In testimony before the California legislature today, the Federal Housing Finance Agency reiterated that it cannot support first-lien property-assessed clean energy programs for participation by Fannie Mae and Freddie Mac. PACE programs — which currently operate in 30 states – allow municipalities to provide financing for energy-efficient retrofitting through property tax assessment, which gives the liens so-called super-priority over the first-lien mortgage holder.
FHFA pointed out that the PACE programs principally takes property value into consideration to support a loan, rather than the homeowner’s ability to repay, and that the loans have no enforcement agency behind them to ensure consumer protection standards. Given that, and the excessive risk posed by the “super-lien” status of PACE liens, FHFA has previously warned that the GSEs cannot buy mortgages on homes with first-lien PACE loans attached to them.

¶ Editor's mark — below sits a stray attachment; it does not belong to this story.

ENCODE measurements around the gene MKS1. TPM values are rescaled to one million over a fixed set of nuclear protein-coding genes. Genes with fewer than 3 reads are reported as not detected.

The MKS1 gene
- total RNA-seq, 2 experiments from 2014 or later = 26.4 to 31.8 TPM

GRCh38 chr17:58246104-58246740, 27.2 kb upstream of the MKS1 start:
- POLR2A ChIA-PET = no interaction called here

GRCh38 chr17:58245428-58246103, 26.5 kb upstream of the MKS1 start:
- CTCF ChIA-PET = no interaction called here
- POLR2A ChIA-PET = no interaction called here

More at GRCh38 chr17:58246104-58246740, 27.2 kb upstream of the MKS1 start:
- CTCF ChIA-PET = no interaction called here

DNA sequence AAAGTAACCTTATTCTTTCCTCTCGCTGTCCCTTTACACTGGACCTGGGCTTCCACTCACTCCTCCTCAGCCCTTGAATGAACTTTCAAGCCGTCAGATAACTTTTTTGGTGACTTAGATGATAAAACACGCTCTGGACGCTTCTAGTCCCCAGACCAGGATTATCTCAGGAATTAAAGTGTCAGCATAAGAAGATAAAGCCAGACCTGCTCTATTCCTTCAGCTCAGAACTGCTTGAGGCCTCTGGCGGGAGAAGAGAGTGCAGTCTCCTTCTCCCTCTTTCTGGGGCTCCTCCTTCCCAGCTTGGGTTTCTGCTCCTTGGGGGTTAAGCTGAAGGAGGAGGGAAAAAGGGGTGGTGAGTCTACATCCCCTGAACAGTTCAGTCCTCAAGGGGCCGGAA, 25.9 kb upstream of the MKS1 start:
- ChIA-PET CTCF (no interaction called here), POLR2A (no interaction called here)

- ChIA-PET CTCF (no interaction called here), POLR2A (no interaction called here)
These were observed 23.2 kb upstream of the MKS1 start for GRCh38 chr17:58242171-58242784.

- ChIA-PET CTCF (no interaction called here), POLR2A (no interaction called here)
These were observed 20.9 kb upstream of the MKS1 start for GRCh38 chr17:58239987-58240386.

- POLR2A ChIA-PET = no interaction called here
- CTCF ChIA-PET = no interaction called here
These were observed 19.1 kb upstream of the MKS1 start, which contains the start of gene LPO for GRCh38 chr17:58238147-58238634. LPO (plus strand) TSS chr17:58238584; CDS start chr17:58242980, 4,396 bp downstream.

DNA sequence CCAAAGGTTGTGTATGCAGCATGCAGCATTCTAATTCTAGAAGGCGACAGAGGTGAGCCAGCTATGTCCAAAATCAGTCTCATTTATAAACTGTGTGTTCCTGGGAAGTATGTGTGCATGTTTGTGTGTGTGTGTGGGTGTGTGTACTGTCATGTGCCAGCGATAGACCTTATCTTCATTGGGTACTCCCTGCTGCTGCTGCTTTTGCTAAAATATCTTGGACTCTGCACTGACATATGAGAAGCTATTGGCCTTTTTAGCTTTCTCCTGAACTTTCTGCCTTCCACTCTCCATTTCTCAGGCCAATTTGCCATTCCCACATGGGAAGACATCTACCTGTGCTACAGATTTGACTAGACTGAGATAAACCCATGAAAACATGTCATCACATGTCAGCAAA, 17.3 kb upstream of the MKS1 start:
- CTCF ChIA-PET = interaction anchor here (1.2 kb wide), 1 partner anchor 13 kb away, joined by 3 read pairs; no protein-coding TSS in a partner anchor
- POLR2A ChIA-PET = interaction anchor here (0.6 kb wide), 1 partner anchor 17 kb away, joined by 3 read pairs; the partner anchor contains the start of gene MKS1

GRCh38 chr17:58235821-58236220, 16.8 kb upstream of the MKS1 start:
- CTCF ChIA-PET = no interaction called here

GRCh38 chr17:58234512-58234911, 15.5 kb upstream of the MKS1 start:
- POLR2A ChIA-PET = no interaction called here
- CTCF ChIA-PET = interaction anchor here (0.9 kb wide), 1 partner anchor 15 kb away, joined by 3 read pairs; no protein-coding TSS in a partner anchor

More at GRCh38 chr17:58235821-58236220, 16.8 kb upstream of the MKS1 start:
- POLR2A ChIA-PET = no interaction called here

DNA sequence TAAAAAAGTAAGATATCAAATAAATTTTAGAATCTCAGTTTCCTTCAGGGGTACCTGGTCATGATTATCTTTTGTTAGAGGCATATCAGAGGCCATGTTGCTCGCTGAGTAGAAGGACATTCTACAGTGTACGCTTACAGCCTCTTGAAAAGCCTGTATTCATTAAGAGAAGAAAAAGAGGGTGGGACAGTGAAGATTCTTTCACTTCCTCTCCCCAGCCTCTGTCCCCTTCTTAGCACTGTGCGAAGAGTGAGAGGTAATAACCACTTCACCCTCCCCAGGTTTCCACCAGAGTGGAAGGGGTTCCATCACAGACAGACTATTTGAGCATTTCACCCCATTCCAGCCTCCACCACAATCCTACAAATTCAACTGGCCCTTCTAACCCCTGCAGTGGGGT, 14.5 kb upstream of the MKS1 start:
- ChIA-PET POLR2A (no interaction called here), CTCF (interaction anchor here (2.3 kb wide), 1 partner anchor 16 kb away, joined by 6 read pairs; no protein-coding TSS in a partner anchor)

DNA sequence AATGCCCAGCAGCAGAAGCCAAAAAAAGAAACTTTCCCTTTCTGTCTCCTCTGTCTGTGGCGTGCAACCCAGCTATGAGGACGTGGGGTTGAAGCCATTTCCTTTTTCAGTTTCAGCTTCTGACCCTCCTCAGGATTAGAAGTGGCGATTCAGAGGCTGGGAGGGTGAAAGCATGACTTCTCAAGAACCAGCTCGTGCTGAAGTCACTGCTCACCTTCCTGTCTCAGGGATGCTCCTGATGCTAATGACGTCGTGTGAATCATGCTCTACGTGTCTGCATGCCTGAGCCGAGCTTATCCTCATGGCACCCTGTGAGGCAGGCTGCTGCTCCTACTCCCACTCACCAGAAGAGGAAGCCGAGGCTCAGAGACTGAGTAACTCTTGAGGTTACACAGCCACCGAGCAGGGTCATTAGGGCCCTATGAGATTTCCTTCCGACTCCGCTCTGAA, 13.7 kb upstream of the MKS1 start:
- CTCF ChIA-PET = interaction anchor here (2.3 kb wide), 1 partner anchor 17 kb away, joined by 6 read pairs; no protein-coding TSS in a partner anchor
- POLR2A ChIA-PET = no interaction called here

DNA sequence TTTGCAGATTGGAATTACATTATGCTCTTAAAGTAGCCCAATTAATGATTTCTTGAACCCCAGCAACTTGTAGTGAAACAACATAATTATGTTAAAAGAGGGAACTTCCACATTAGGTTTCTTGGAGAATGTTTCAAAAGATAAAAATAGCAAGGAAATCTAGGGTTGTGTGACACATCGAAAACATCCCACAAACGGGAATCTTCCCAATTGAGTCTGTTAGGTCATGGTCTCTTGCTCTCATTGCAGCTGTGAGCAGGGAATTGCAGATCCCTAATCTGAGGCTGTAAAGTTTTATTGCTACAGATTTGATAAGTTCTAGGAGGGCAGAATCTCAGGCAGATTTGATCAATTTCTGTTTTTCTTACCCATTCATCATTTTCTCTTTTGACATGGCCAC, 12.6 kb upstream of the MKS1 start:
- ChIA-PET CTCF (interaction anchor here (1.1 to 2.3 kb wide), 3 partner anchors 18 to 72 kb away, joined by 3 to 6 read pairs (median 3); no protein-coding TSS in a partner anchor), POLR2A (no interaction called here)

“Super-priority liens ahead of [GSE] loans transfer undue risk and only true second-lien status avoids this problem,” FHFA said. “Permitting a hidden or future lien to defeat or impair recourse to collateral — the basis for secured lending — has market implications.” ABA and other housing groups have previously expressed similar concerns about the risks that the PACE program and other attempts to place super-priority liens could have on consumers and the housing market overall. Read FHFA’s testimony.